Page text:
No explanation is given for the striking absence of a sea on the new earth, and some commentators say that this statement refers only to the passing of the first sea, with no necessity for assuming there is not a new sea, to go with the new heavens and the new earth.  However, the text reads much more naturally to say that, although there is indeed a new earth, there is no sea on that earth.

     There will, in fact, be no need for a sea on the new earth.  The present sea is needed, as was the original antediluvian sea, as a basic reservoir for the maintenance of the hydrologic cycle and the water-based ecology and physiology of the animal and human inhabitants of the earth.  In the new earth, however, there will be no animals at all, and presumably all the men and women who live there will have glorified bodies with no more need of water.  Their resurrected bodies will be composed, like that of the Lord Jesus, of flesh and bone (Luke 24:39; Philippians 3:21) but apparently with no need of blood (1 Corinthians 15:50) to serve as a cleanser and restorer of the body’s flesh as at present.  This, in turn, eliminates the major need for water on the earth (blood is about 90 percent water, and present-day human flesh about 65 percent water).

     So far as we know, there is no other planet in the universe containing significant amounts of liquid water.  Only the earth is a “water planet,” suitable for biological life as we know it now.  This is, probably, therefore, not the norm for God’s cosmic economy, and the seas of the earth will be eliminated when the need for them no longer exists.

     There will be water, however (see Revelation 22:1, 2) on the new earth, of which the water of the present age is only a type and prophecy.  That water is the water of everlasting life!

Revelation 21:2.     And I John saw the holy city, new Jerusalem, coming down from God out of heaven, prepared as a bride adorned for her husband. 

     Not since he very first chapter has John referred to himself by name.  It is as though the event taking place before his amazed eyes was so glorious and incredible that he must stress that he himself, the last of the apostles, had actually seen it happen.

     The new earth had been fully prepared, with its new heaven.  Now descending from that heaven, John sees in all the beauties of its perfections the majestic city of God.  The holy city is not “heaven,” although the new Jerusalem is usually what is meant when people speak of “going to heaven.”  Rather, it comes down from heaven.  In this context, heaven is merely the earth’s atmosphere, which has just been made “new” by the same God who has also made the new Jerusalem.

     Even the old Jerusalem had been called “the holy city” (Matthew 4:5; 27:53; Revelation 11:2; Nehemiah 11:1; Isaiah 52:1; Daniel 9:24).  The term “holy” signified merely that God had set it apart as a city dedicated to His own great purposes, even though the behavior of its people often was unholy.  In the new Jerusalem, of course, not only will the city be holy, but so will all its inhabitants (Revelation 20:6; 22:11).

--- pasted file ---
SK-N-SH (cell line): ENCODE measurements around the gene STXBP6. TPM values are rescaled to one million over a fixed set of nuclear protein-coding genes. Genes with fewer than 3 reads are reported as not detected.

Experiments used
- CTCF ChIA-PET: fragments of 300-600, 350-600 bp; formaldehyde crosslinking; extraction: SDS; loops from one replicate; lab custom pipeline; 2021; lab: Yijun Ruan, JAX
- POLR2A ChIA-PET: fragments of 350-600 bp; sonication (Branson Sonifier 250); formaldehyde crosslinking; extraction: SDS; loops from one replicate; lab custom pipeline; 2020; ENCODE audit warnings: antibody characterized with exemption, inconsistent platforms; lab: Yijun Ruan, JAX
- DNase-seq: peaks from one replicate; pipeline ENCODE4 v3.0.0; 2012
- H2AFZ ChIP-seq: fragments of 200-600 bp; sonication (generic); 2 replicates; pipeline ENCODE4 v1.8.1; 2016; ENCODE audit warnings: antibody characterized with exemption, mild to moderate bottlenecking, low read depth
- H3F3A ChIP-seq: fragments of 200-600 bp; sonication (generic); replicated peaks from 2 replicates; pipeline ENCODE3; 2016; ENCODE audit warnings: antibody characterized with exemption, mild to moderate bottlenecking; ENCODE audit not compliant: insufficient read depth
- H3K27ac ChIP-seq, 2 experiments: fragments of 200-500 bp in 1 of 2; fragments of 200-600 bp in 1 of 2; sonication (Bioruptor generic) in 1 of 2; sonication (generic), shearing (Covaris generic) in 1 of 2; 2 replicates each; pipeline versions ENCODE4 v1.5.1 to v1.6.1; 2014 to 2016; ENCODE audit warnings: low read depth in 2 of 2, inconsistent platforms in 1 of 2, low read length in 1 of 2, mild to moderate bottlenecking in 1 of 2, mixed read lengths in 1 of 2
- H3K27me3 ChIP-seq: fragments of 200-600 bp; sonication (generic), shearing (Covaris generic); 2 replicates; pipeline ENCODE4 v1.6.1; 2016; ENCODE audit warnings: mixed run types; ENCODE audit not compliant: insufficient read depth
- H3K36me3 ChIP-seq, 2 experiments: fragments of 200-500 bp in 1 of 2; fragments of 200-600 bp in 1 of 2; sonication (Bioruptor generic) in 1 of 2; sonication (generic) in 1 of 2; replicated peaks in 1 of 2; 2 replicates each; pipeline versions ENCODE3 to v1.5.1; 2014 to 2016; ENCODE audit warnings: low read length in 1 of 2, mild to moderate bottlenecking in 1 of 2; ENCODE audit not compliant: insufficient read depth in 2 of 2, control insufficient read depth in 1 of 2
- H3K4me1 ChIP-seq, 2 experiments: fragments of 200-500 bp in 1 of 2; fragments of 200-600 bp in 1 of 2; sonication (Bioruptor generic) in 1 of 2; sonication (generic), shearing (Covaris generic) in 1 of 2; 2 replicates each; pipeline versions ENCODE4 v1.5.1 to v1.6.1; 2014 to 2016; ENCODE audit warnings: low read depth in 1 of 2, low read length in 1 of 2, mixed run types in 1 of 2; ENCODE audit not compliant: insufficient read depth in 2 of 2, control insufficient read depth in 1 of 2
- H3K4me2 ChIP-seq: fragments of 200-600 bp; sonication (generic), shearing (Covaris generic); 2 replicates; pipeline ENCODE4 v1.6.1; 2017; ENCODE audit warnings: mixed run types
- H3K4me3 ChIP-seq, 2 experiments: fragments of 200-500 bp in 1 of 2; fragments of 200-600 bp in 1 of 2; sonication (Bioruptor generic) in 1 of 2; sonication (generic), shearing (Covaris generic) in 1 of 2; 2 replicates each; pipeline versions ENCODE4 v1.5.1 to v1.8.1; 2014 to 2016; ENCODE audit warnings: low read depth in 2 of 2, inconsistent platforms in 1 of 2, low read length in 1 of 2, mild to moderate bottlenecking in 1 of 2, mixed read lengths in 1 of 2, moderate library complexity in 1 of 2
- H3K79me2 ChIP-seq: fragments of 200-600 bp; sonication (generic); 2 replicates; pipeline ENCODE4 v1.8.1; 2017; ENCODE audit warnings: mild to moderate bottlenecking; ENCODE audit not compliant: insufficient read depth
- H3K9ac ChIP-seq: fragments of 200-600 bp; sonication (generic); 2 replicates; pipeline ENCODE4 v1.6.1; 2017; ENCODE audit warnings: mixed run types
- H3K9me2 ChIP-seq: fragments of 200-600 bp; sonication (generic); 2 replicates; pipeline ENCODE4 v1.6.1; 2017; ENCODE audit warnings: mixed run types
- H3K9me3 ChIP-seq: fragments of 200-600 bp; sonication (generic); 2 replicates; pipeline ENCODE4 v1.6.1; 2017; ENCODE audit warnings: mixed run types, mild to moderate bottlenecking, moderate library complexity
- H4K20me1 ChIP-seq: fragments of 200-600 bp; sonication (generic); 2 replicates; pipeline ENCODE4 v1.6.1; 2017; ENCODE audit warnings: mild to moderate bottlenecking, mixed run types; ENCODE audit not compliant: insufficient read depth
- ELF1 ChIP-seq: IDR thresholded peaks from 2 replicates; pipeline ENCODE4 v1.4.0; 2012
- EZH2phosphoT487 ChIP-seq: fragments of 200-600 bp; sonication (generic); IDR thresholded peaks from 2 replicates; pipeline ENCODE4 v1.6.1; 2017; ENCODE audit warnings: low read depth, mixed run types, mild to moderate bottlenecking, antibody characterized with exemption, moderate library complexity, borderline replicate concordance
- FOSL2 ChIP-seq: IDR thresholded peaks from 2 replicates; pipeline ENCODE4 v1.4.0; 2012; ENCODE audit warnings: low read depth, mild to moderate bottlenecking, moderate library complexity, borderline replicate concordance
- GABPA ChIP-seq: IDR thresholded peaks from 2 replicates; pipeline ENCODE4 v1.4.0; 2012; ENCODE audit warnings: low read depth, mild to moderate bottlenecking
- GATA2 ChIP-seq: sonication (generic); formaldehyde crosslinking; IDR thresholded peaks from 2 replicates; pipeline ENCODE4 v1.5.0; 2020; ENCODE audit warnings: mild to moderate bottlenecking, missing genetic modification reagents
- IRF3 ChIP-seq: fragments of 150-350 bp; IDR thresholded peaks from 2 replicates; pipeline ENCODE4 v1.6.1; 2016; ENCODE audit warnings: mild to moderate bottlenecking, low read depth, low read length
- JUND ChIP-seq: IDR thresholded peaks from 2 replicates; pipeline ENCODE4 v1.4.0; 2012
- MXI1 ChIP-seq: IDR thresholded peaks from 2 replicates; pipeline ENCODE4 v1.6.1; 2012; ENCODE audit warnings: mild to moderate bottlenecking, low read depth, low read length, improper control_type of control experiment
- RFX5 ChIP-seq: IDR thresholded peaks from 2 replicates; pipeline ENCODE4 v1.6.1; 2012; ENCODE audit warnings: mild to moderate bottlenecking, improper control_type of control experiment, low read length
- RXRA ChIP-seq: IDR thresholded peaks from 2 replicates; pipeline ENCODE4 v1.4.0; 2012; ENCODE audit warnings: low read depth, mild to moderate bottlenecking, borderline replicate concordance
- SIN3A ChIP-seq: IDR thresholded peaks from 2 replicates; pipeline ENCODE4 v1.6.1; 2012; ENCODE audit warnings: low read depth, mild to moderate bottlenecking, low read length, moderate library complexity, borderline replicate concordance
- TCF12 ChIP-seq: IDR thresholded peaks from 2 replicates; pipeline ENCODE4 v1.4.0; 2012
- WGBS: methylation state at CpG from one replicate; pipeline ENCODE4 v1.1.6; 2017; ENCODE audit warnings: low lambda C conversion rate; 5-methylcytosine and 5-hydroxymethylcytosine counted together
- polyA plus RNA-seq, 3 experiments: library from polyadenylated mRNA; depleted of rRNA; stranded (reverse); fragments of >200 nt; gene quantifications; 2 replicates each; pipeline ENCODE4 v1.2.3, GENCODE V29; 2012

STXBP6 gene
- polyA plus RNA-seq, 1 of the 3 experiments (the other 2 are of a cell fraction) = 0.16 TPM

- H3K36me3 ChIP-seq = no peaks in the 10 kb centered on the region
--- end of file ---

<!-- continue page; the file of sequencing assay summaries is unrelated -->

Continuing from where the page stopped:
Most writers on the Book of Revelation have, to one degree or another, tried to spiritualize this great vision of the new Jerusalem.  There is no reason at all, however, why we should not accept it literally, as a real place prepared by Christ in the distant heavens (John 14:2, 3) and now finally brought with Him to the new earth.  It is the city for which Abraham had looked, one “which hath foundations, whose builder and maker is God” (Hebrews 11:10).  It is the city which God “hath prepared for them” which have the faith to believe His Word and follow His will (Hebrews 11:16).  It is “the city of the living God, the heavenly Jerusalem,” where one day will be gathered together “the general assembly and church of the firstborn” with all the “just men” whose spirits have been “made perfect” in the great resurrection (Hebrews 12:22, 23).  It is that “Jerusalem which is above . . . which is the mother of us all” (Galatians 4:26).  “For here have we no continuing city, but we seek one to come” (Hebrews 13:14).

     Difficult though it may be, in the sophistication of our modern scientism, to believe such a thing, the Scriptures taken literally as they were meant to be taken, do teach that there is even now a great city being built by Christ far out in space somewhere.  To this city go the spirits of all who die in Christ, there to await His return to earth.  When He comes back, He will bring the holy city with Him and set it up for a time somewhere in earth’s atmospheric heavens, perhaps orbiting the earth.  There will be established His judgment seat, as well as the heavenly temple and its altar, to which John frequently refers in Revelation.  The resurrected and raptured saints will dwell in this city, though with occasional visits to the earth, during the tribulation and millennial periods.  Finally, when the earth is made new again, never to undergo any of the effects of God’s curse or His judgments any more, the Lord Jesus Christ will bring it down to the earth where it will remain forever.